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Old 12-17-2019, 02:19 PM
  #1

One of the ladies DW works with bought a new car. Her loan is an 8-year term... yes 8 years.

I didn't even know they did car loans that long. Then DW and I looked up the cost of the car she bought ($45,000) and we realized there is NO way she could afford the payments unless she stretched it out like that. I can't even begin to imagine what her interest would be if she stretched it out the whole 8 years.


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Old 12-17-2019, 02:21 PM
  #2

That seems insane to me. Many years ago we bought new cars and since then we've bought new to us cars that are 2 to 3 years old. We have never spent more than about $22,000 on a vehicle, and we keep them forever. In 1999 I bought a new Corolla and had it for 18 years!
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Old 12-17-2019, 02:31 PM
  #3

Mine is five years but is over halfway paid off at the two year mark. I would have never have gone longer than a five year loan on it. I canít imagine an 8 year loan on a vehicle.
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Old 12-17-2019, 02:33 PM
  #4

Iíve never gone more than 5 years. My last car had 0% interest which was amazing.

I didnít think they did 8 years, but I guess theyíll do anything to get the sale. Plus, the money theyíll make on the interest makes it worth it.
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Old 12-17-2019, 02:46 PM
  #5

Four years max for me!


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Old 12-17-2019, 02:47 PM
  #6

That's crazy. I had the unfortunate experience of needing to get a new-to-me car at the end of the summer. It was unpleasant (especially since I wasn't prepared for it so hadn't done any looking around). I did finally buy a used car that I really like. But...it was expensive to me, even though it was a used car and a sedan and a Hyundai (which I don't think are terribly expensive).
When I went to work out the finances, they gave me several options and I was surprised to have the option to go out over five years.
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8 years is too long, but...
Old 12-17-2019, 03:12 PM
  #7

I wonder about those who buy their lease. If you factor in the length of the lease and then the time on payments to buy it out that probably is around the same timeframe.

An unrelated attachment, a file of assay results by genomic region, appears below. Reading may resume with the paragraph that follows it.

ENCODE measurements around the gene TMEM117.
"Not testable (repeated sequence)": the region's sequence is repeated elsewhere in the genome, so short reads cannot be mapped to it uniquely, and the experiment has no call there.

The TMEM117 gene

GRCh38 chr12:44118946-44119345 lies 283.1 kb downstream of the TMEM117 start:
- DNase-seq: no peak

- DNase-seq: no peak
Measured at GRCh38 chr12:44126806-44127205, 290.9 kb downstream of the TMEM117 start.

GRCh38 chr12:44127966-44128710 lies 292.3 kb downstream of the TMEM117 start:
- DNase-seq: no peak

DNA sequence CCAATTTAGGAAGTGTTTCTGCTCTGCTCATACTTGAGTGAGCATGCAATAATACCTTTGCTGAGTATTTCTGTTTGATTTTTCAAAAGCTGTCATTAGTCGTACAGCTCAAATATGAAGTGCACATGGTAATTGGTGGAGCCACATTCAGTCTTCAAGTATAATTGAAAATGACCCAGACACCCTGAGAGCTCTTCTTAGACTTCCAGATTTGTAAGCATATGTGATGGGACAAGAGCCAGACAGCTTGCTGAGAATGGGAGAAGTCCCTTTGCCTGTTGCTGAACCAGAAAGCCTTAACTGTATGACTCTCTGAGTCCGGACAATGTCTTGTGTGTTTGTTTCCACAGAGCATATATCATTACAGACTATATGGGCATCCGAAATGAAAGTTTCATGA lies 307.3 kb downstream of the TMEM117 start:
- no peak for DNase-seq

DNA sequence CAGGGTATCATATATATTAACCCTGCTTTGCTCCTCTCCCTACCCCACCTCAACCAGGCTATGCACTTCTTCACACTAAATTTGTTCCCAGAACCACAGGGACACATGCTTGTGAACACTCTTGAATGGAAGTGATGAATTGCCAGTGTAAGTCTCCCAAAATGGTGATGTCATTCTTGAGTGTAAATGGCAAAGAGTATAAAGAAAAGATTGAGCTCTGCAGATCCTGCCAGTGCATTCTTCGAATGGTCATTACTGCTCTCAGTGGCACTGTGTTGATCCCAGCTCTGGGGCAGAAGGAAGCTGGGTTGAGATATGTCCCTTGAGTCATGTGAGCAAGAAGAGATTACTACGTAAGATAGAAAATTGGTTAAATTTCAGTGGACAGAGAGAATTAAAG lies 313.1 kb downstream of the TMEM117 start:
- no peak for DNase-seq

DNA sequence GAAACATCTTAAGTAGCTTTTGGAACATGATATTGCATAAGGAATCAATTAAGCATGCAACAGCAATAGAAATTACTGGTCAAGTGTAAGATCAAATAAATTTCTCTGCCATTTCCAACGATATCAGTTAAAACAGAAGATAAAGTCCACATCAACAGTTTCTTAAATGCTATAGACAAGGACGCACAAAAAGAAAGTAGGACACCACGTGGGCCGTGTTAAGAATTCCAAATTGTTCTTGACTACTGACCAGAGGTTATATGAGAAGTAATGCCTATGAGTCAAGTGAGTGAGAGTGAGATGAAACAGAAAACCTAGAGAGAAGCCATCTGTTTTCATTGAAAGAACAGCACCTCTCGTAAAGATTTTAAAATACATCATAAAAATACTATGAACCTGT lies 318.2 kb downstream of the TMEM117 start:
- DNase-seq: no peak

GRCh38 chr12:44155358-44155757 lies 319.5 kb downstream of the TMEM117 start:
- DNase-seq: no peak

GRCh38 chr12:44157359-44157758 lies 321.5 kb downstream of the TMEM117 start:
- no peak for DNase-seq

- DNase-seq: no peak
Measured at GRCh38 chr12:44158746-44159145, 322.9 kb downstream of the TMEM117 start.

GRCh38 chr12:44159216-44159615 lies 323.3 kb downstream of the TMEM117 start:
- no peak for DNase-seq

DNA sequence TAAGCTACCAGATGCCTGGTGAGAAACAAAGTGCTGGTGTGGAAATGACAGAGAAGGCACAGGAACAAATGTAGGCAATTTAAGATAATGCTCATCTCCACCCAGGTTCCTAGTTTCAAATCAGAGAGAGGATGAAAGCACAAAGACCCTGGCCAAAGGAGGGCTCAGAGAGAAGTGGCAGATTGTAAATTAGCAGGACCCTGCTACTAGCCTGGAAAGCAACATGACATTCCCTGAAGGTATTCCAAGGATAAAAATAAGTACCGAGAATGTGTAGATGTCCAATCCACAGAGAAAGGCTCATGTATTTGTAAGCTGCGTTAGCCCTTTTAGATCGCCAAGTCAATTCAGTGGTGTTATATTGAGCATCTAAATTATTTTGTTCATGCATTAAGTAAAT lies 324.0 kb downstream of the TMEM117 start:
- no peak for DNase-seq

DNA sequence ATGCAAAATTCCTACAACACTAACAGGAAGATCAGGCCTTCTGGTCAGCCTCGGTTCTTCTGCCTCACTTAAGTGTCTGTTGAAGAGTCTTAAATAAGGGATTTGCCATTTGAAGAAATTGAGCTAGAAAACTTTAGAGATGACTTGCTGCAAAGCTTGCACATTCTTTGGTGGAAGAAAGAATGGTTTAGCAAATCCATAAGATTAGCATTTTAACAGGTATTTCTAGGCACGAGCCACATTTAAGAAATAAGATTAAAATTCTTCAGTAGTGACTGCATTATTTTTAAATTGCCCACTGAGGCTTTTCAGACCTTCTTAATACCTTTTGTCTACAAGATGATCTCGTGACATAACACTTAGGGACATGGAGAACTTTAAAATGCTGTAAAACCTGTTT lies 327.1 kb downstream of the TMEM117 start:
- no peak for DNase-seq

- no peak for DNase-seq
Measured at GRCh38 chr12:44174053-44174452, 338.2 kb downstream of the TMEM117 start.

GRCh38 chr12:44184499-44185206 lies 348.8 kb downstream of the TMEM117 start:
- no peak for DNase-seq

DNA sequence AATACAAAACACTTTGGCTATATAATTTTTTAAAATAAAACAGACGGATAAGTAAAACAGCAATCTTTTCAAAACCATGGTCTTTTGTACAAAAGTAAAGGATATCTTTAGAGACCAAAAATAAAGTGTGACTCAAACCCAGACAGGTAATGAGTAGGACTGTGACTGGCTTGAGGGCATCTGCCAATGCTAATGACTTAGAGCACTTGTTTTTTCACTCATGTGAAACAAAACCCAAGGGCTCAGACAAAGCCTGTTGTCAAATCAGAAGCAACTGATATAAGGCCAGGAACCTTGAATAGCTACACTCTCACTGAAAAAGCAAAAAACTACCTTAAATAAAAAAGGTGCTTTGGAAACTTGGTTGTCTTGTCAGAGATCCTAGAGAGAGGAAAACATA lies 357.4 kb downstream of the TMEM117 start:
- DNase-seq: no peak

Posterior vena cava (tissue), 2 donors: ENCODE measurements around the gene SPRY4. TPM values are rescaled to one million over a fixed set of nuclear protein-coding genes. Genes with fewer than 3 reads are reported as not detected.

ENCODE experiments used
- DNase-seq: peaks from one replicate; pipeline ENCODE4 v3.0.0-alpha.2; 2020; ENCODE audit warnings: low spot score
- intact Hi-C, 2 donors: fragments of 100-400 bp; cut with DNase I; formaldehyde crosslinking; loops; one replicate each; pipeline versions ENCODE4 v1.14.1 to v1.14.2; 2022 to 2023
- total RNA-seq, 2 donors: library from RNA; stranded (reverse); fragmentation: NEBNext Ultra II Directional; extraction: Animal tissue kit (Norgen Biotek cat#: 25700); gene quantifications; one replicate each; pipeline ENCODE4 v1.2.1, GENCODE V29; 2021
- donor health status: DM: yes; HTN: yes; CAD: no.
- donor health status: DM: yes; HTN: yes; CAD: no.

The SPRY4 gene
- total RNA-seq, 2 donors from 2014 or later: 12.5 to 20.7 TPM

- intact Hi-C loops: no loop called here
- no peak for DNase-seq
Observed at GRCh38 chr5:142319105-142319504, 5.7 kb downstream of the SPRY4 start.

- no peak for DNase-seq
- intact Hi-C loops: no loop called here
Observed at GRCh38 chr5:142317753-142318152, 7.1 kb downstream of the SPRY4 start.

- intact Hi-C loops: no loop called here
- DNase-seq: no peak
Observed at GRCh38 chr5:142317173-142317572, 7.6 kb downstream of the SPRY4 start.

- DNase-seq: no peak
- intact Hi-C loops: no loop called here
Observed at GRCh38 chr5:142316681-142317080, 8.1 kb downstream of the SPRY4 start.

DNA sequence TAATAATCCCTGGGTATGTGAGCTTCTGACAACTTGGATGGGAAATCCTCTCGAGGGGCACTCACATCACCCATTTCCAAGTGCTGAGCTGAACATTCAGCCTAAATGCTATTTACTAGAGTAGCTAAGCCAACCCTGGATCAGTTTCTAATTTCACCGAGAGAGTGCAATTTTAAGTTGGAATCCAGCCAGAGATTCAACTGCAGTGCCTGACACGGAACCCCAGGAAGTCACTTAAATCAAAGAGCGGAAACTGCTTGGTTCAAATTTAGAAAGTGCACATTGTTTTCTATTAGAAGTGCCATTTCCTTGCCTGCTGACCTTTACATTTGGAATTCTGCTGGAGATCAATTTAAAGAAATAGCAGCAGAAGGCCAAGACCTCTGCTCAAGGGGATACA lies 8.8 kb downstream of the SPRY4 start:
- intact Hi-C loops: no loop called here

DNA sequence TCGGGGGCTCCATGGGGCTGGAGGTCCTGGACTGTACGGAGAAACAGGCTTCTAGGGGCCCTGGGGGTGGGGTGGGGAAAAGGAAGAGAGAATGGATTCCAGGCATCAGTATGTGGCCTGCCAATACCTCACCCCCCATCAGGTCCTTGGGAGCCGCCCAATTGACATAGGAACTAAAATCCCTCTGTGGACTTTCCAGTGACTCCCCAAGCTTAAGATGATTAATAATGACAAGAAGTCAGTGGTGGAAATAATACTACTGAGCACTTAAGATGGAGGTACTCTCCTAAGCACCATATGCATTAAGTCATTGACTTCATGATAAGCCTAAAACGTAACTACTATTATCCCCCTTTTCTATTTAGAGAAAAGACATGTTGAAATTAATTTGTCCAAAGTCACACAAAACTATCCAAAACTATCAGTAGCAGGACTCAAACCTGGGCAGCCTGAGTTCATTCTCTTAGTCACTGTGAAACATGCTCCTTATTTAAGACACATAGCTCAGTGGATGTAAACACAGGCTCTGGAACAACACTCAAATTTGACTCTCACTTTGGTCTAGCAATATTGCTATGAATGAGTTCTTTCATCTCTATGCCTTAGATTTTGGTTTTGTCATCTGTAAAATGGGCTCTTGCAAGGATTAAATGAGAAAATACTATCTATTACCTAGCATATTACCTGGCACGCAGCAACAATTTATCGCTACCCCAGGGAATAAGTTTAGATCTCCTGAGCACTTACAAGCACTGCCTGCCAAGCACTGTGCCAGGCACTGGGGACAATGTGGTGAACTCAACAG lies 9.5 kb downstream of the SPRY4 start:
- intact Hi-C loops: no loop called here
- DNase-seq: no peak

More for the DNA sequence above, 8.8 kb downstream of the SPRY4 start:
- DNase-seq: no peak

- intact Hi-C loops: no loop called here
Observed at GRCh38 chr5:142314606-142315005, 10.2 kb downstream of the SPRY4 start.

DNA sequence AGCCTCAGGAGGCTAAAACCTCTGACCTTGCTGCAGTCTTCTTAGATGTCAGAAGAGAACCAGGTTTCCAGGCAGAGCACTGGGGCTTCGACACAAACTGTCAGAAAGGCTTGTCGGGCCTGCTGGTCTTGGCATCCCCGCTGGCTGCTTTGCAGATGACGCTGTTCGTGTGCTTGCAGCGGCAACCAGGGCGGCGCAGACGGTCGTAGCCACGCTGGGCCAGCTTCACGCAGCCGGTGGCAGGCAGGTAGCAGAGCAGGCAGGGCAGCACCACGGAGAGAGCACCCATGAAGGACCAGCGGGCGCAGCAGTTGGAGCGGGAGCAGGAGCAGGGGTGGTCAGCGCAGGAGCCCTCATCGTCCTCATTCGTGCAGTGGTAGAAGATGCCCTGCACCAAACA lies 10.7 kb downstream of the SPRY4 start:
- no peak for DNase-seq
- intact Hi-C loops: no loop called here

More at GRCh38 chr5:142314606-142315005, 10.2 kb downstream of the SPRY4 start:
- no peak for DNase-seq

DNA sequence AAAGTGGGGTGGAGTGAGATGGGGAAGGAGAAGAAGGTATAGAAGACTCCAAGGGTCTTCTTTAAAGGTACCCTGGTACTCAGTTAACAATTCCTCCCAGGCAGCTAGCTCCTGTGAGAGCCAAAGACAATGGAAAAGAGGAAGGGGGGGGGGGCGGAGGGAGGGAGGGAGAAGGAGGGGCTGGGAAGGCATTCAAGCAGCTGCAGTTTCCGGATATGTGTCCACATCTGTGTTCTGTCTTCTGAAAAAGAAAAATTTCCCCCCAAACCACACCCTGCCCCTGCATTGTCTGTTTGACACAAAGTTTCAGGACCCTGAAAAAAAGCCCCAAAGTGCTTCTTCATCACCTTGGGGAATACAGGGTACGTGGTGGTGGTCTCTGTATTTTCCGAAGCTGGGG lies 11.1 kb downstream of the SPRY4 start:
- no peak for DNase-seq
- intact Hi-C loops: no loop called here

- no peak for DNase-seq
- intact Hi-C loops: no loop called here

I'm looking at replacing my car in the next year. I really don't want to go longer than 60 months.
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Old 12-17-2019, 03:54 PM
  #8

Itís actually more common than you think.
Last time we went vehicle shopping, we got a 6 year note. Most places have a hard time doing a 5 year note and have reasonable payments.

It was a 2 year old truck for $38000 and payments were still $575 a month.

Also, we keep cars for about 10 years before trading in.
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Old 12-17-2019, 04:10 PM
  #9

I have never heard of an 8 year car loan, but I did hear of a 7 year loan. The last new car we bought was in 2017 and we financed it. The loan officer of the dealership was surprised because we qualified for a 4 year loan due to our good credit. She said no one qualifies for that and the usual loan is now 6 or 7 years. I was shocked at that.
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Old 12-17-2019, 04:25 PM
  #10

We did five years, and I thought that was a long time. My last one was three.


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Old 12-17-2019, 05:01 PM
  #11

I usually do a five year loan, but work hard to pay it off early by making extra payments.
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Old 12-17-2019, 05:36 PM
  #12

There was a really good segment on NPR about this - here's a link. A third of all new car loans have terms longer than six years!
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Mine is a 5 year but